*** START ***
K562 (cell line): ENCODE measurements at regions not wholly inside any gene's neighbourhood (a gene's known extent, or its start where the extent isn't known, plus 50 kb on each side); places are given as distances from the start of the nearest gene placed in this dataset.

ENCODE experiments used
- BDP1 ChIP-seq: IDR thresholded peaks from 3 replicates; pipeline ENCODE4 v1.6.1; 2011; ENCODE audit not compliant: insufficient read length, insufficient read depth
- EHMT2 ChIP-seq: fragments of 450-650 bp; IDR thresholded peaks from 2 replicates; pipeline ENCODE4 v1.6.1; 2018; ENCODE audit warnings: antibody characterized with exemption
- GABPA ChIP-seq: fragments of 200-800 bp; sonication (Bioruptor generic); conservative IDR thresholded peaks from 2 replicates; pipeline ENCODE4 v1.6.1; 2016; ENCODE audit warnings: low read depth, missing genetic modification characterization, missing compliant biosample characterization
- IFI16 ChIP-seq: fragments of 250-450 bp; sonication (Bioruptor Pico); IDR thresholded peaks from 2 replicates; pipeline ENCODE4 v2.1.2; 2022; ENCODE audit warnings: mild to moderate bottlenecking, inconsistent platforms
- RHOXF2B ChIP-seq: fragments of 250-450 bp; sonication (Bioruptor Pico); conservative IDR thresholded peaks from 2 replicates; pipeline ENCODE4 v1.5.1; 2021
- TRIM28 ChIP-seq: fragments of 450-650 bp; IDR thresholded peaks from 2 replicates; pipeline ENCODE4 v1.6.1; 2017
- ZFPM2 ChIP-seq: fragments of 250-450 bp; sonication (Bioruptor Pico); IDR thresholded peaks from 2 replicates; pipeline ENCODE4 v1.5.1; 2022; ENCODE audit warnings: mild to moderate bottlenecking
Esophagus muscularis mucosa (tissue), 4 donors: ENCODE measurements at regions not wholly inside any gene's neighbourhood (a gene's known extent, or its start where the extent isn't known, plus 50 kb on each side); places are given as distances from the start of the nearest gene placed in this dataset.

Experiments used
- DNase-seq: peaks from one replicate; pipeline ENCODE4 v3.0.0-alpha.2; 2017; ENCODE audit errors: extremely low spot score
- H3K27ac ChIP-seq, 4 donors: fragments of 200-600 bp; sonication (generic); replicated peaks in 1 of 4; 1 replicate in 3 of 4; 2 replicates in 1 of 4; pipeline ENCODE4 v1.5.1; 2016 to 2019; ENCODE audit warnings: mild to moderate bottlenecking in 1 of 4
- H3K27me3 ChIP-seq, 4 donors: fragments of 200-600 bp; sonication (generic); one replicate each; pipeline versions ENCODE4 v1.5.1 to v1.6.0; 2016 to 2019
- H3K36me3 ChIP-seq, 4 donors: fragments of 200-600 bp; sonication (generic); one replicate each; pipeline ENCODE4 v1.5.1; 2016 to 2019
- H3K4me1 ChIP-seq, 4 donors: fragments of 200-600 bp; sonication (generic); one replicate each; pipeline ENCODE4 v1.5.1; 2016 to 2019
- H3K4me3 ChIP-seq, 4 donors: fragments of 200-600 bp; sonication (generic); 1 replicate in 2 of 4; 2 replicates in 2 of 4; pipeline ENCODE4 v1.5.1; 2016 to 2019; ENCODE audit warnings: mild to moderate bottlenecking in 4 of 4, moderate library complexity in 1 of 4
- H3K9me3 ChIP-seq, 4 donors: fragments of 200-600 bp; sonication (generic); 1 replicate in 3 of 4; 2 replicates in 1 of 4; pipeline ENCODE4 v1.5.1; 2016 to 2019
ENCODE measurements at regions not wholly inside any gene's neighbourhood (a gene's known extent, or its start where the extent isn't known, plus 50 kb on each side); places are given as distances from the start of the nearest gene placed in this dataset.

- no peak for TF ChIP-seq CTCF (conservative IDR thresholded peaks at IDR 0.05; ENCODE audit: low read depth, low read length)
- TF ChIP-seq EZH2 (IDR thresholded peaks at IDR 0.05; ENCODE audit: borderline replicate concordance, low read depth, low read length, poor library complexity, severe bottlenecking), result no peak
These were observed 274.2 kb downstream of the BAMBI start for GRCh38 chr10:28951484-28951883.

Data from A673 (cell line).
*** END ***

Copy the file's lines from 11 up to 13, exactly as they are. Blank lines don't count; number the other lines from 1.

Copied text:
Experiments used
- DNase-seq: peaks from one replicate; pipeline ENCODE4 v3.0.0-alpha.2; 2017; ENCODE audit errors: extremely low spot score
- H3K27ac ChIP-seq, 4 donors: fragments of 200-600 bp; sonication (generic); replicated peaks in 1 of 4; 1 replicate in 3 of 4; 2 replicates in 1 of 4; pipeline ENCODE4 v1.5.1; 2016 to 2019; ENCODE audit warnings: mild to moderate bottlenecking in 1 of 4